counsel's motion. Defendant was not present. The court
denied counsel's motion to reconsider. The circuit court
did not consider or even reference defendant's petition.
7 Defendant appealed, arguing the circuit court erred because
it did not make a preliminary inquiry regarding his pro
se claim of ineffective assistance of counsel. The
appellate court affirmed, finding the four words
"ineffective assistance of counsel" without
explanation or any supporting facts were insufficient to
trigger the circuit court's duty to inquire. 2015 IL App
(4th) 130996-U, ¶ 14. We granted defendant's
petition for leave to appeal. Ill. S.Ct. R. 315 (eff. Jan. 1,
9 The issue in this case is whether defendant's
allegation "ineffective assistance of counsel"
without any factual support was sufficient to trigger a
Krankel inquiry. There is a split in the appellate
court on this question. Some decisions hold a bare claim
warrants inquiry. People v. Remsick-Miller, 2012 IL
App (2d) 100921; People v. Pence, 387 Ill.App.3d 989
(2d Dist. 2009); People v. Bolton, 382 Ill.App.3d
714 (2d Dist. 2008). Conversely, other decisions hold a bare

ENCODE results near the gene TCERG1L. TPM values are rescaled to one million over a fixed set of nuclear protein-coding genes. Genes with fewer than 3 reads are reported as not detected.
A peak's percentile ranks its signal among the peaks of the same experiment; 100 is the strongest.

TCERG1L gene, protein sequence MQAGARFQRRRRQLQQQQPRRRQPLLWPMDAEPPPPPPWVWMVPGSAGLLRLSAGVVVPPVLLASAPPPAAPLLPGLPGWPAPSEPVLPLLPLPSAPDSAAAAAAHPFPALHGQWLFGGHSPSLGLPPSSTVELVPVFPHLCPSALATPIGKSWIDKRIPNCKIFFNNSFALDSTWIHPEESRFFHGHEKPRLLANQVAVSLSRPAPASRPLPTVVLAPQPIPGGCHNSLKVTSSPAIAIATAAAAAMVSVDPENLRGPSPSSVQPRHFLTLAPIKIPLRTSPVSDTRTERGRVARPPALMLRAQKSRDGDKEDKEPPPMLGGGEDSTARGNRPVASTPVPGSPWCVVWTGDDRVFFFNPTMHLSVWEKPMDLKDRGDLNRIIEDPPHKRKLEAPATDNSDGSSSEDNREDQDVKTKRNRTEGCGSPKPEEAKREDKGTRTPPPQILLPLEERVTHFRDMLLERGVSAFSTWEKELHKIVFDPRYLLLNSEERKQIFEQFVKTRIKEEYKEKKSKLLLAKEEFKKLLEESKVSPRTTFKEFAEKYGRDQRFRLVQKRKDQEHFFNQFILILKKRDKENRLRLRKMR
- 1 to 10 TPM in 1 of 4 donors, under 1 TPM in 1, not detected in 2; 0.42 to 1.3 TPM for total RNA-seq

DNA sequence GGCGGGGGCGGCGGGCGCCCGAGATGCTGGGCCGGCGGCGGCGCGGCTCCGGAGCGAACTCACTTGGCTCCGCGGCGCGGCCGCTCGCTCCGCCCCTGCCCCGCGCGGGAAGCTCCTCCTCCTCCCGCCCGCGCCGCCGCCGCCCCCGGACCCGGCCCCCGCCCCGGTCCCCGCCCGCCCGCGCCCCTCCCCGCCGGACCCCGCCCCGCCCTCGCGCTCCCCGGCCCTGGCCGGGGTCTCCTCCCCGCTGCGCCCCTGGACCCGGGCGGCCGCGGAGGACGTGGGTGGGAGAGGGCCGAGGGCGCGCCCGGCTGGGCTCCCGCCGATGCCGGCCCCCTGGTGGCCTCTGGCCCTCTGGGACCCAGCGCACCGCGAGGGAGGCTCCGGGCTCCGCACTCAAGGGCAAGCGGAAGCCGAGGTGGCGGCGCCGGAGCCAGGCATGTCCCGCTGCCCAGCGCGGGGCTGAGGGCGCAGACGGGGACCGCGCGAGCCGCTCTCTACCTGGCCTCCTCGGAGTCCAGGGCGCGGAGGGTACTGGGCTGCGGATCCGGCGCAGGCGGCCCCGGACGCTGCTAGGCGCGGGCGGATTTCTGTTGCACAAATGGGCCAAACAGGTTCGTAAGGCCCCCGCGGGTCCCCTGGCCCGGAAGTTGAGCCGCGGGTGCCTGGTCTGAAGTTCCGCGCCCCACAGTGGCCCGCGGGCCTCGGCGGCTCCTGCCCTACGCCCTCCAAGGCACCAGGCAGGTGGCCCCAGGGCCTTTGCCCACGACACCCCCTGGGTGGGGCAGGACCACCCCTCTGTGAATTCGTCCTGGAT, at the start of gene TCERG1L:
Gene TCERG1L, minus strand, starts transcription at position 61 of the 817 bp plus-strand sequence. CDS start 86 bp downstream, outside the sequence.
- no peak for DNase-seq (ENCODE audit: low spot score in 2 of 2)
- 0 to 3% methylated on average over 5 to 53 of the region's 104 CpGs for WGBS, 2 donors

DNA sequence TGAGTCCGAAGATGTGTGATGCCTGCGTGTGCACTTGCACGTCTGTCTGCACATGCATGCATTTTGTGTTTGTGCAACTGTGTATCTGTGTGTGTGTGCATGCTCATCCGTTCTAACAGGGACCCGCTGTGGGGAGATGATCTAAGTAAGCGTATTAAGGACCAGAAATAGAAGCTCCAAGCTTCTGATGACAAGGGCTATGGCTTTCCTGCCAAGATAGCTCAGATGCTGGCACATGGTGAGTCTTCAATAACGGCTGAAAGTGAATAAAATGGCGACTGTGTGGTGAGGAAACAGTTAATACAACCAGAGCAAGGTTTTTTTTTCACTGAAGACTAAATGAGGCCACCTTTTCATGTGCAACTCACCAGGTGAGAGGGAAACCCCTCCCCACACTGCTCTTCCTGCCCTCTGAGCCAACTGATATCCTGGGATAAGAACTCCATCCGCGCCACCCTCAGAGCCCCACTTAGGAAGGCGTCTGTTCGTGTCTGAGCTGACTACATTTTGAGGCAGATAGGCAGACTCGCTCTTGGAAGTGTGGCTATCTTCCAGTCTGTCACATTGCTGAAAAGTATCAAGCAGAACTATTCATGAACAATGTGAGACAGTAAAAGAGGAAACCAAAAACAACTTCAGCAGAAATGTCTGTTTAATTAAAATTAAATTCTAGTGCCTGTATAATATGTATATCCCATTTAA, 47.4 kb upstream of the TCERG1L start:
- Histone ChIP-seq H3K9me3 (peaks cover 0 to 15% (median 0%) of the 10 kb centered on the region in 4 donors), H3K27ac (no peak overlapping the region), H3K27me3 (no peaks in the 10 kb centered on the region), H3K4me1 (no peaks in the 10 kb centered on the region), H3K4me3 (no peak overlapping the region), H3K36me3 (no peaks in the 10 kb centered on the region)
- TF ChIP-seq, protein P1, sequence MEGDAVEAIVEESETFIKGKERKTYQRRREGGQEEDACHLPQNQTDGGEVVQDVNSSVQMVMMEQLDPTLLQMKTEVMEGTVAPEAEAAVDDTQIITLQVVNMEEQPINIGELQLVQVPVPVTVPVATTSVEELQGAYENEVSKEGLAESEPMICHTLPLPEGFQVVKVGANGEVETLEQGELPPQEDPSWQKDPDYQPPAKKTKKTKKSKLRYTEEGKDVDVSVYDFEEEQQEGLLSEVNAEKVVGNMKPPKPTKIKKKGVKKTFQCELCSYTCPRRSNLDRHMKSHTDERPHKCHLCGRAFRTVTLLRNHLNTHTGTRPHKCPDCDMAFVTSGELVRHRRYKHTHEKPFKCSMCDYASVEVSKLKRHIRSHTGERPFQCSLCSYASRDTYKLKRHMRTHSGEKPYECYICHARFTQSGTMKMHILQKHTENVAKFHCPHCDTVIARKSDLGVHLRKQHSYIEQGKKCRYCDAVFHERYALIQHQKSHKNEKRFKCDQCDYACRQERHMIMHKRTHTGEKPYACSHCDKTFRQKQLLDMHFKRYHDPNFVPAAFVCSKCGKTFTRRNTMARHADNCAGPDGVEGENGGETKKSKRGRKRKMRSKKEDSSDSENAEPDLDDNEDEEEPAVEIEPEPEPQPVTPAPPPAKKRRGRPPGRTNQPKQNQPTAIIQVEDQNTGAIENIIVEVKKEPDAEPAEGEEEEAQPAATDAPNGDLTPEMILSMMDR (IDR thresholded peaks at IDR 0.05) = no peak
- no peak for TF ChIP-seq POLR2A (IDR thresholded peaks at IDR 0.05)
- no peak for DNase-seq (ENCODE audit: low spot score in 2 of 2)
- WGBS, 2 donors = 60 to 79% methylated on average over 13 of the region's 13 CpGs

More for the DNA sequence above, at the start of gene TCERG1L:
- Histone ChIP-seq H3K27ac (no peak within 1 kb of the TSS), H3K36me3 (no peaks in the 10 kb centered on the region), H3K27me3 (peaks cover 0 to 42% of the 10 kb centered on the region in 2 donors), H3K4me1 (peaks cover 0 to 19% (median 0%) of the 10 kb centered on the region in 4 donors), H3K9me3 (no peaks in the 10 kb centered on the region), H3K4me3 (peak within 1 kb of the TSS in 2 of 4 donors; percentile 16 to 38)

allegation is insufficient and that a defendant must meet
minimal requirements by asserting supporting facts or
specific claims. People v. Montgomery, 373
Ill.App.3d 1104 (4th Dist. 2007); People v. Ward,
371 Ill.App.3d 382 (1st Dist. 2007); People v.
Radford, 359 Ill.App.3d 411 (1st Dist. 2005); People
v. Rucker, 346 Ill.App.3d 873 (1st Dist. 2003).
10 In People v. Krankel, 102 Ill.2d 181 (1984), the
defendant filed a posttrial pro se motion for a new
trial alleging ineffective assistance of counsel because
counsel failed to investigate an alibi defense and failed to
present such a defense. Id. at 187. The defendant
was given an opportunity at a posttrial hearing to present
argument on the motion, after which the trial court denied
it. Id. at 188-89. On appeal, the State conceded the
defendant should have had new counsel to represent him on the
motion. We agreed and remanded for a new hearing on the
motion with different counsel to determine whether the
defendant was denied effective assistance of counsel.
11 The common-law procedure, which has evolved from our
decision in Krankel, is triggered when a defendant
raises a pro se posttrial claim of ineffective
assistance of trial counsel. People v. Jolly, 2014
IL 117142, ¶ 29. This procedure "serves the narrow